11. Patent Investor March 26, 2016 2:18 pm

    Every time I start a comment a look at it again and have to wonder if Gene would even allow it and then I start over. Such nonsense. The only thing harder to fathom than the author’s opinion is trying to accept that he actually believes what he is writing! Thanks for the comment pointing out that the vice president and associate general counsel of Intellectual Property and Litigation at Adobe Systems Incorporated doesn’t give two hoots about mom and pop shops being sued by “patent trolls”, I almost choked on my lunch when I read that sentence. I’ll stop now before I have to re-write my comment yet again, but thanks to everybody who responded civilly, you did better than I.

  12. Gene Quinn March 26, 2016 6:13 pm

    Paul-

    Trying to play this one down the middle. I will be following up with my own article in the next few days, which will probably be more down the middle than some might think. Historically I haven’t been a fan of the EDTX because over the years I think they’ve ignored the law (or at least my interpretation of the law) in order to keep hold of cases that should have been transferred. So I can and do certainly understand that frustration. I also think it is antithetical to our system to have 1 federal district judge with 15% to 20% of all patent cases. I’d be in favor of a patent only trial court, or several of them scattered across the country, but we don’t have that model. Even with that model a single judge having that much influence seems wrong to me (regardless of whether that judge is or is not a good judge). Of course, I also can’t help but notice that those wanting this venue bill complain that the courthouse shouldn’t matter but show no similar concern when patent owners get railroaded in other district courts. So the battle cry is just an attempt to win hearts and minds it seems. I also think there are other, better ways to address this issue. As I’ve said tongue and cheek many times before, I hate the 3rd grade approach that punishes everyone for the actions of a few. Similarly, rules that apply to the other 93 districts when 1 district is driving the reform is over the top and makes me think there is another agenda at play.

    So, as I do from time to time, I let the comments and our community help inform and crystallize my thinking.

    Cheers.

    -Gene

  13. Curious March 26, 2016 8:20 pm

    I think they’ve ignored the law (or at least my interpretation of the law) in order to keep hold of cases that should have been transferred
    Still, using his own statistics, 35% of the cases do get transferred. That is not an insignificant number. I also recall seeing Federal Circuit cases (in the ED of TX) in which denials of motions to transfer have been overturn.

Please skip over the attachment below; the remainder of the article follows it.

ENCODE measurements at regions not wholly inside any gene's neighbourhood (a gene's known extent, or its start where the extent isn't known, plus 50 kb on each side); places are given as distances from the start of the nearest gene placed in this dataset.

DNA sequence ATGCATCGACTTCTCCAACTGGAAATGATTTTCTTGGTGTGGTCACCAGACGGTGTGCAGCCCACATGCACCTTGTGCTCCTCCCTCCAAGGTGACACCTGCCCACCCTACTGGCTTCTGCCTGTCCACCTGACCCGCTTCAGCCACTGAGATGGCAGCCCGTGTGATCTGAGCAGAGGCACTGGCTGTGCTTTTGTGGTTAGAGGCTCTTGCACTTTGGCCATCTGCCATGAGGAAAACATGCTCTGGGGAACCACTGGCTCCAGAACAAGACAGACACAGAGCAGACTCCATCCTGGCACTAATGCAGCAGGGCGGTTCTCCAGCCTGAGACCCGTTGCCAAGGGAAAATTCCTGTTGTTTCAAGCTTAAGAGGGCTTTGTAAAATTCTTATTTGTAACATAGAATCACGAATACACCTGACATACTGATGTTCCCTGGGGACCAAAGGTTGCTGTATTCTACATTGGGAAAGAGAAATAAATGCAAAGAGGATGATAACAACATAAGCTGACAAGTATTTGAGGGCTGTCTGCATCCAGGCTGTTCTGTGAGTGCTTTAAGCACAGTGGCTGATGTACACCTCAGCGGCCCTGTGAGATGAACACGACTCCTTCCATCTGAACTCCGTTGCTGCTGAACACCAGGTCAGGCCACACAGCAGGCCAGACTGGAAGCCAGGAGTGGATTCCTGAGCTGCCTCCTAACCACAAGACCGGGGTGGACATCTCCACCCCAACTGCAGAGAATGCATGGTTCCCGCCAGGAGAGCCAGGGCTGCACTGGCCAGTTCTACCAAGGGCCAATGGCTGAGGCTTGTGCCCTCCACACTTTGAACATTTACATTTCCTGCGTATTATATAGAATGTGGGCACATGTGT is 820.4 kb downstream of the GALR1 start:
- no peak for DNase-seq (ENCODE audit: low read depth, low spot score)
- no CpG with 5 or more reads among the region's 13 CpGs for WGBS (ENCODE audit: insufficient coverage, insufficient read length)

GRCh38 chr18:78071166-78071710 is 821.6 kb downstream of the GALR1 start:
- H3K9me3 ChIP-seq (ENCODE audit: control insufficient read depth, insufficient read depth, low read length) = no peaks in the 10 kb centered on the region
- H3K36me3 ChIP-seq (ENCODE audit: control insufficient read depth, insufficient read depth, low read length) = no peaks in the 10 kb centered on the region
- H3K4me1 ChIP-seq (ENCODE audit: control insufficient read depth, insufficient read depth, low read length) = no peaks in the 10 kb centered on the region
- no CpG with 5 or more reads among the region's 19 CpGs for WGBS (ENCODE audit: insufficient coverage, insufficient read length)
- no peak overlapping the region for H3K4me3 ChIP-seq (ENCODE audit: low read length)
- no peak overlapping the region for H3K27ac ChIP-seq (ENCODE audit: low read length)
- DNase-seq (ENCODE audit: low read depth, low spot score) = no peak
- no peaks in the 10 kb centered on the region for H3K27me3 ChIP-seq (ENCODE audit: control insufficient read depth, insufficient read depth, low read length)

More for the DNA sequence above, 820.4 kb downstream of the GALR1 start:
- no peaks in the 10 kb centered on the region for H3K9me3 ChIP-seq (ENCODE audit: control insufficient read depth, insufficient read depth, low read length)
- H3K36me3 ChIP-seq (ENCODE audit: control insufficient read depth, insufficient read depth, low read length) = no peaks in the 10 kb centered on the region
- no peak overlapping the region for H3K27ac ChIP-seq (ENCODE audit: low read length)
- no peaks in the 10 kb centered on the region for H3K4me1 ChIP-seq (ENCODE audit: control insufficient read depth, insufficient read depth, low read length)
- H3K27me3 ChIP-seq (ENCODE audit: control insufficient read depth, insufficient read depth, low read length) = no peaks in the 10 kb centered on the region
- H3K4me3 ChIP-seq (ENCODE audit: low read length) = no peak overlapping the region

I also think it is antithetical to our system to have 1 federal district judge with 15% to 20% of all patent cases.
    As I stated in my prior comment, there will always be a venue most favorable to defendants and one most favorable to plaintiffs. ND of VA (i.e., the “rocket docket”) used to be a favorite, but it has now shifted to ED of TX. Over time, plaintiffs will figure out what venue is most favorable and find a way to file there. If ED of TX suddenly disappeared, a new favorite will appear and a large percentage of cases will be filed there.

    The questions that should be asked are: Why is ED of TX preferred by plaintiffs? followed by: Should the ED of TX be more like other venues or should other venues be more like the ED of TX?

    What would be interesting to read is a comparison of the ED of TX versus, say, the ND of California (a favorite of defendants). It would be nice to get candid statements from experienced litigators who could describe the differences between these two venues. Once we understand the differences, we can then make better assessments as to what venue is doing it right and what venue is doing it wrong (bearing in mind that both can be doing some things right and some things wrong).

  14. PAUL MORGAN March 26, 2016 10:19 pm

    Thanks Gene,
    One thing would be eliminate most of the problem by elimination of a key E.D. TX difference in unnecessarily increased defendant litigation costs. [This was already part of some of the other proposed patent legislation recently pending.] Namely, to not allow a D.C. to refuse to give a Markman claim interpretation, or refuse to even consider any S.J. motion, until the eve of trial. It leads to “nose of wax” patent litigation in which claims remain undefined and unlimited, and can be asserted to cover all kinds of products, with no opportunity for a defendant to show non-infringement ,until after being subjected to all kinds of costly discovery and pre-trial expenses, even though establishing infringement is supposed to be the burden of the patent owner, not the defendant.
    In districts like N.D. CA the patent owner has to show more than just a bare statement that something is infringed by something before allowing the suit to drag on so long. That was also the intent in the elimination of FRCP Form 18.